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Thread: New Edition of Huckleberry Finn to Have All the Bad Words Removed

  1. #16
    Elite Member chartreuse's Avatar
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    Quote Originally Posted by sputnik View Post
    this.

    teh stupid, it hurts.
    it really does. jfc. i didn't even know what to say to that comment.

    mark twain has had some pretty choice words to say about censorship, iirc. he most definitely would not want his work changed.
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  2. #17
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    I think there is a difference between mandated reading requirements in public schools and a book you pick up in the library.

    I understand what you are saying as far as respecting the integrity of the book and "reality."

    What I'm saying is that they should change the book in school. Not the book and the words. But choose a different book to study. I didn't mean they should "change the words in the book" but choose another text.

    While it might be "reality" of the past this book if used would be around 9th grade reading level. If I were a black mother I would not want my child to sit through a semester of reading the word "nigger" over and over again. I wouldn't care if it was "reality." It's not necessary. I can understand why some would not understand this perspective if they don't have children.

    I would not recommend censoring the book. I would also agree to examining the book as is in a different venue.

    And I do think Twain would agree. I don't think he wrote his books to be part of institutionalized education. I would imagine he'd find the idea dreadful.

    Sorry if I wasn't clear earlier.

  3. #18
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    teh stupid does hurt!

    Doing this now doesn't make sense at all. I can see if they did it during or after the Civil Rights movement...but now?

    There are plenty of movies and books that have this word in them..what are all the folks with liberal guilt going to do about them? Just stupid! And for the person who said "If I were a black mother I would not want my child to sit through a semester of reading the word "nigger" over and over again." they probably already hear it over and over and over and over and over again if not by the black mother, but maybe by the black father or the black grandmother or the black friend or the black rapper or in a black movie!!

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    Elite Member sputnik's Avatar
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    uh, did you not get the part about how the 'nigger' in the book is the only good person the character encounters? no? didn't register?
    should we stop reading anne frank and other books about the holocaust because it might offend the jewish kids in class to read that the nazis made them wear yellow stars and called them names and did horrible things? should we stop reading those books in school or maybe changing words around so that when a nazi character calls a jew a name, it's changed to a non-offensive word? of course not. because that would be STUPID.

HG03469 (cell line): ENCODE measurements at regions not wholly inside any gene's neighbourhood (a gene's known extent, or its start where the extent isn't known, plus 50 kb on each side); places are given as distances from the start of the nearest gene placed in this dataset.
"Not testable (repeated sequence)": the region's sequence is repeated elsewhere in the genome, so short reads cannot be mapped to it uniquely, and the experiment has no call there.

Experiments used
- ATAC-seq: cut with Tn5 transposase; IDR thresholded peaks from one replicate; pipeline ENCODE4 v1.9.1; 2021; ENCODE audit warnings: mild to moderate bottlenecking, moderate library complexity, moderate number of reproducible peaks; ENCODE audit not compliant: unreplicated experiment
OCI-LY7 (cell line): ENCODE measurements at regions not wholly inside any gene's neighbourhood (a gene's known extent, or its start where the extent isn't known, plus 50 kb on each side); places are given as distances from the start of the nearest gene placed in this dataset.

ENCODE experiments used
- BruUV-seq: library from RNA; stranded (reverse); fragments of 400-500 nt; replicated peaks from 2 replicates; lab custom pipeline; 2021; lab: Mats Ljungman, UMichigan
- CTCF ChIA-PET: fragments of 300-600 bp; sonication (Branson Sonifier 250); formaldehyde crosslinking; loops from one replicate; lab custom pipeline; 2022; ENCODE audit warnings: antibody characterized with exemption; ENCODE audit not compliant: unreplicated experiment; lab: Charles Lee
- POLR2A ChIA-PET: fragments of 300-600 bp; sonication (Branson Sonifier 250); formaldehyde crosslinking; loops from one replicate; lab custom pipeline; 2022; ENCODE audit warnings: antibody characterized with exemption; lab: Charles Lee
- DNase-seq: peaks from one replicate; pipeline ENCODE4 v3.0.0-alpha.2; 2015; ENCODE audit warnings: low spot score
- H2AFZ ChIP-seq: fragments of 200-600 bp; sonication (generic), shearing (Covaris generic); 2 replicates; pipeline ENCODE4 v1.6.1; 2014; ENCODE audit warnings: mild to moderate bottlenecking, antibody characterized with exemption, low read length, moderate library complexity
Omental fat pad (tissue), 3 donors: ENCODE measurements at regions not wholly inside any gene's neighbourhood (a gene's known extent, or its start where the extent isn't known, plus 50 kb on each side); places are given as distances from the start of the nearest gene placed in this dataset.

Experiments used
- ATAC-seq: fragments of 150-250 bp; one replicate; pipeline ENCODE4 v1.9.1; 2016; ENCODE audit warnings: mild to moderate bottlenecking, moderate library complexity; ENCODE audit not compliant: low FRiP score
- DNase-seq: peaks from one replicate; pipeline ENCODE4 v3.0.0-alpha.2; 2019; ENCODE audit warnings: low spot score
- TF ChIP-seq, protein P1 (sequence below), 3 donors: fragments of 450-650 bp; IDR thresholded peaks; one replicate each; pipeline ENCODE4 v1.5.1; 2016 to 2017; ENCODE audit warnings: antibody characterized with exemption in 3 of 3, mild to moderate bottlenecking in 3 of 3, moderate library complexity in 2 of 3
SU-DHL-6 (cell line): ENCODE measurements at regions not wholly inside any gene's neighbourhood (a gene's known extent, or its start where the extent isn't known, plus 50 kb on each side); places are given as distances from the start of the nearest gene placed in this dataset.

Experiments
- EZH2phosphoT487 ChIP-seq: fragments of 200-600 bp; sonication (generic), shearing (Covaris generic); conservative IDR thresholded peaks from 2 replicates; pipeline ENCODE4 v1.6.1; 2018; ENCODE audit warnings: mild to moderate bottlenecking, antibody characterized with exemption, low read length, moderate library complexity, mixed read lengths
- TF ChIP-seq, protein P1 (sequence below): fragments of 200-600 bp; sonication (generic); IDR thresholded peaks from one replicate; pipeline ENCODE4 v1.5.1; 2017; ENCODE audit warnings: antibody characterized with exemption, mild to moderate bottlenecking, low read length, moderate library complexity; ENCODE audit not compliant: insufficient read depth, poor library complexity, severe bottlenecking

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    Maybe I wasn't as clear as I thought I was...but I agree that changing the word is stupid. I said I can see if someone wanted to change it back in the day, but now..NO!

    They would also have to change the word in a lot of other books and movies too if we started this..it is what it is!!

    ETA: The statement about the black mother and things was to gristledonna

  6. #21
    Elite Member sputnik's Avatar
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    oh no, my post wasn't addressed to you at all!! sorry i wasn't clear, diva! i totally agree with you.
    I'm open to everything. When you start to criticise the times you live in, your time is over. - Karl Lagerfeld

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    Quote Originally Posted by gristledonna View Post
    I think there is a difference between mandated reading requirements in public schools and a book you pick up in the library.

    I understand what you are saying as far as respecting the integrity of the book and "reality."

    What I'm saying is that they should change the book in school. Not the book and the words. But choose a different book to study. I didn't mean they should "change the words in the book" but choose another text.

    While it might be "reality" of the past this book if used would be around 9th grade reading level. If I were a black mother I would not want my child to sit through a semester of reading the word "nigger" over and over again. I wouldn't care if it was "reality." It's not necessary. I can understand why some would not understand this perspective if they don't have children.